The difference between the two routes is at least 6/7 days of navigation, along with the costs associated with prolonged navigation (and more). The benchmark for container rates is soaring, as in the case of the route from Shanghai to Rotterdam, which has even tripled its cost due to these threats and the uncertain climate. Clarkson's estimates indicate an increase in demand for about 5/6% of nautical miles for petroleum products post-invasion. Currently, with the redirection, an increase of about 2.5% is estimated for the year (maximum increase for container ships and car carriers). Most of the costs will be passed on to the end consumer with a time lag.

Final Considerations

Delays in maritime routes have a domino effect, following the same principle as doctor's appointments: when the first one of the day is late, the domino effect increases exponentially. Therefore, continuous delays in ships could echo throughout the year. Trying to estimate the impact, for example, on the price of oil, we see a range between 70-80 euros if the conflict remains confined to its current area. Note that, given the geography of the strait, if an attack were to damage an oil tanker and cause an oil spill, the strait could be closed for a long time, significantly impacting global trade. If the conflict were to extend to the Persian Gulf, the range could reach 105. Currently, we do not detect increases of greater intensity, as in 2019, 5 million barrels were removed from the market, and the price rose a maximum of 20 dollars.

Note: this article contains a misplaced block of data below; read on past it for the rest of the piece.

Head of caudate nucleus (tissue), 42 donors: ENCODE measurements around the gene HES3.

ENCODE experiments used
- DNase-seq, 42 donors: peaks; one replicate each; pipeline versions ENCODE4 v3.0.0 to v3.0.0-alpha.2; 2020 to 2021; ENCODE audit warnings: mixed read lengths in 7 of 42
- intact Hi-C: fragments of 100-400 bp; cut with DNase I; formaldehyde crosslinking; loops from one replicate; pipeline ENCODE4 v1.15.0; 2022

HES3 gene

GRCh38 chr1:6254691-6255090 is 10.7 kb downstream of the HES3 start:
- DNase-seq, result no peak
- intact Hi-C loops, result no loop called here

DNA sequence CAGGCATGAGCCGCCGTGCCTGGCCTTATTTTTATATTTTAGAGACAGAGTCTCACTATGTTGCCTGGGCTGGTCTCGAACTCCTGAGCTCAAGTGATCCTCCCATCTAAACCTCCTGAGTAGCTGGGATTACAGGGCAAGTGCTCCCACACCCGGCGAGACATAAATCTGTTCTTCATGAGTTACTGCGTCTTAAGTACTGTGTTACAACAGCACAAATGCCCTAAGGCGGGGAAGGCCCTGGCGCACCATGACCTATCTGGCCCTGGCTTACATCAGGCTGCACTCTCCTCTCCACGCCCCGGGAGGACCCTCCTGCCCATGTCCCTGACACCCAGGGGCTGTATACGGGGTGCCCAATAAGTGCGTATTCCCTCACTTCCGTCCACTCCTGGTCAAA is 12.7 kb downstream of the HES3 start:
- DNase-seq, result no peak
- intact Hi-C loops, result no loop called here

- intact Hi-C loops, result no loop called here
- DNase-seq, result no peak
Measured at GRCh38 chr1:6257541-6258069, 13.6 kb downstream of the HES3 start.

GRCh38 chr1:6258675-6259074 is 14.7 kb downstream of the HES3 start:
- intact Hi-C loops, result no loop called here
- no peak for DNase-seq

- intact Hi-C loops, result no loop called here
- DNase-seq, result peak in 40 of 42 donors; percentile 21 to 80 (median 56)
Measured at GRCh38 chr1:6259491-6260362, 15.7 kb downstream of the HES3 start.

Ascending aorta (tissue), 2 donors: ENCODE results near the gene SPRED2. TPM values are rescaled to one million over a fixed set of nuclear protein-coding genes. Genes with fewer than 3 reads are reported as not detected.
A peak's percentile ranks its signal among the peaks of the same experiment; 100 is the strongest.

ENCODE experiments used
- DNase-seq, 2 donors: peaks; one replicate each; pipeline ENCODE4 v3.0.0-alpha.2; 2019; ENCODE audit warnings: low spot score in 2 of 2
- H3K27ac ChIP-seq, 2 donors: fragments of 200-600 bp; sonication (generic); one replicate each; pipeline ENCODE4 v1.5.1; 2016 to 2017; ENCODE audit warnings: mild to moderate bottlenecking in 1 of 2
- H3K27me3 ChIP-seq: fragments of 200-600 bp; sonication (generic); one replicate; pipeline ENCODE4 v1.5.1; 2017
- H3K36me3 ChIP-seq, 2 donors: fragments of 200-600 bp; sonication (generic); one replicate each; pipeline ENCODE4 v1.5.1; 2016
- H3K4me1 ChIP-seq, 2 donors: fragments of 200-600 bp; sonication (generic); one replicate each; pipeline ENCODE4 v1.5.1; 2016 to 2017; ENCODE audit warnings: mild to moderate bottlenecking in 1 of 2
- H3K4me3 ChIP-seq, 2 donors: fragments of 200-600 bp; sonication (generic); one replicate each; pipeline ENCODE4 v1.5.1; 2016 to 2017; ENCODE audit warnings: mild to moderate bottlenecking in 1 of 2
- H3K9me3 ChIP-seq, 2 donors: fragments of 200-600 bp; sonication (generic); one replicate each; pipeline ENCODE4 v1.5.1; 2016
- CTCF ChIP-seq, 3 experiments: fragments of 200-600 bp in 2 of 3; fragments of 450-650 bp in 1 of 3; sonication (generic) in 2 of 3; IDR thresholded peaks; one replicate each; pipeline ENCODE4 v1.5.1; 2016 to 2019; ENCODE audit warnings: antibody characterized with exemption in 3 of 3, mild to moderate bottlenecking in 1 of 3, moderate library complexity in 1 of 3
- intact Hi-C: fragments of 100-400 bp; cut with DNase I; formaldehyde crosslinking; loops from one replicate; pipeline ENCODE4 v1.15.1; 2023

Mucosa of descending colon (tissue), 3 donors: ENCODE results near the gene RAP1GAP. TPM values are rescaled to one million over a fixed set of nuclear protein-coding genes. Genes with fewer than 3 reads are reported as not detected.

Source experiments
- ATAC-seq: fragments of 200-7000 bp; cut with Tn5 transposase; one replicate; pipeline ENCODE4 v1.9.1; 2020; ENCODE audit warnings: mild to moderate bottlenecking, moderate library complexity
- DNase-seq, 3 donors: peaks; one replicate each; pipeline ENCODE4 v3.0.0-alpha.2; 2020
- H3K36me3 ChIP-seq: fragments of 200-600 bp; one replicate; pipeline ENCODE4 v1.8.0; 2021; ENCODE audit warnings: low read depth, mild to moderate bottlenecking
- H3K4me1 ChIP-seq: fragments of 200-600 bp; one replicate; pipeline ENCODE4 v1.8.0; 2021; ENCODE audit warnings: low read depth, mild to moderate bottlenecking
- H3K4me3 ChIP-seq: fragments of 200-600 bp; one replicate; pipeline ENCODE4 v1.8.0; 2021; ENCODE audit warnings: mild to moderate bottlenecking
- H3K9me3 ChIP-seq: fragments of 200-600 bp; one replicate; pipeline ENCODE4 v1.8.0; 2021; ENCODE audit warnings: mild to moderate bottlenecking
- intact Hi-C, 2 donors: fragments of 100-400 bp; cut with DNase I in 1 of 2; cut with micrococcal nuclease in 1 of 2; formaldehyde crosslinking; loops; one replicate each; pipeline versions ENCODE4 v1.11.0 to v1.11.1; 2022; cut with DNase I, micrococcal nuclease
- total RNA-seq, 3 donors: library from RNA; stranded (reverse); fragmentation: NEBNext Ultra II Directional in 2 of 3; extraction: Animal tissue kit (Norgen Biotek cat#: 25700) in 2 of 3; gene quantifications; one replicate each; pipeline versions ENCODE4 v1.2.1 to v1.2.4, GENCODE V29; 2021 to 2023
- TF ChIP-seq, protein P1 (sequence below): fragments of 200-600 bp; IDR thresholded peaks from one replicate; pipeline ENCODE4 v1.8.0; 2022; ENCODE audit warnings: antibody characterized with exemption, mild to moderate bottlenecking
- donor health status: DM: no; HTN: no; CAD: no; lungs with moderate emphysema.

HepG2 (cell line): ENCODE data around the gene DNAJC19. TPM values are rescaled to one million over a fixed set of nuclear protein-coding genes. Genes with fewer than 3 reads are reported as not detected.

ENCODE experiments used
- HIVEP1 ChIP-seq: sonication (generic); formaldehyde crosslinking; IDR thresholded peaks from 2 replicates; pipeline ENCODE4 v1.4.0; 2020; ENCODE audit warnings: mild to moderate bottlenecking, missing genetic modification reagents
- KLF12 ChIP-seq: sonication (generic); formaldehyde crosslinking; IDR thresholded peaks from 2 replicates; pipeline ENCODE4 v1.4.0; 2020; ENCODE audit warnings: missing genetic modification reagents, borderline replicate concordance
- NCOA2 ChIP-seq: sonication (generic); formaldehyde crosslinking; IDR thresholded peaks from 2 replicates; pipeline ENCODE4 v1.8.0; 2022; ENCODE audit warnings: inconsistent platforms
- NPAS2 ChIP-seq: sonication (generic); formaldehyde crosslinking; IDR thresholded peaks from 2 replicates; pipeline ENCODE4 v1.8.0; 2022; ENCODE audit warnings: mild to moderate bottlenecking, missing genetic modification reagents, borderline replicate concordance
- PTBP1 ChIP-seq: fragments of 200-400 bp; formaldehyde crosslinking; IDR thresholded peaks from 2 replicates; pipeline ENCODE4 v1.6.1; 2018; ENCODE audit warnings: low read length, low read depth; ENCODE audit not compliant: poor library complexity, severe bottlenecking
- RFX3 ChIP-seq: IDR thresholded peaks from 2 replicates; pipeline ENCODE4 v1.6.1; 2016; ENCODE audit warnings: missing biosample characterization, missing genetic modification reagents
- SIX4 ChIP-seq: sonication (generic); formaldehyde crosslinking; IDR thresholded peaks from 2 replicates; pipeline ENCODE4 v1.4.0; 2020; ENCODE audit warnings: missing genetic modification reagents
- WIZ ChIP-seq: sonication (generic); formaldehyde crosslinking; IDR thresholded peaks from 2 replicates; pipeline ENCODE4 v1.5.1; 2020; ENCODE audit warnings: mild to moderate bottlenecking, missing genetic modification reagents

About 12% of global maritime oil trade passes through the Red Sea.

Alessandro Barbieri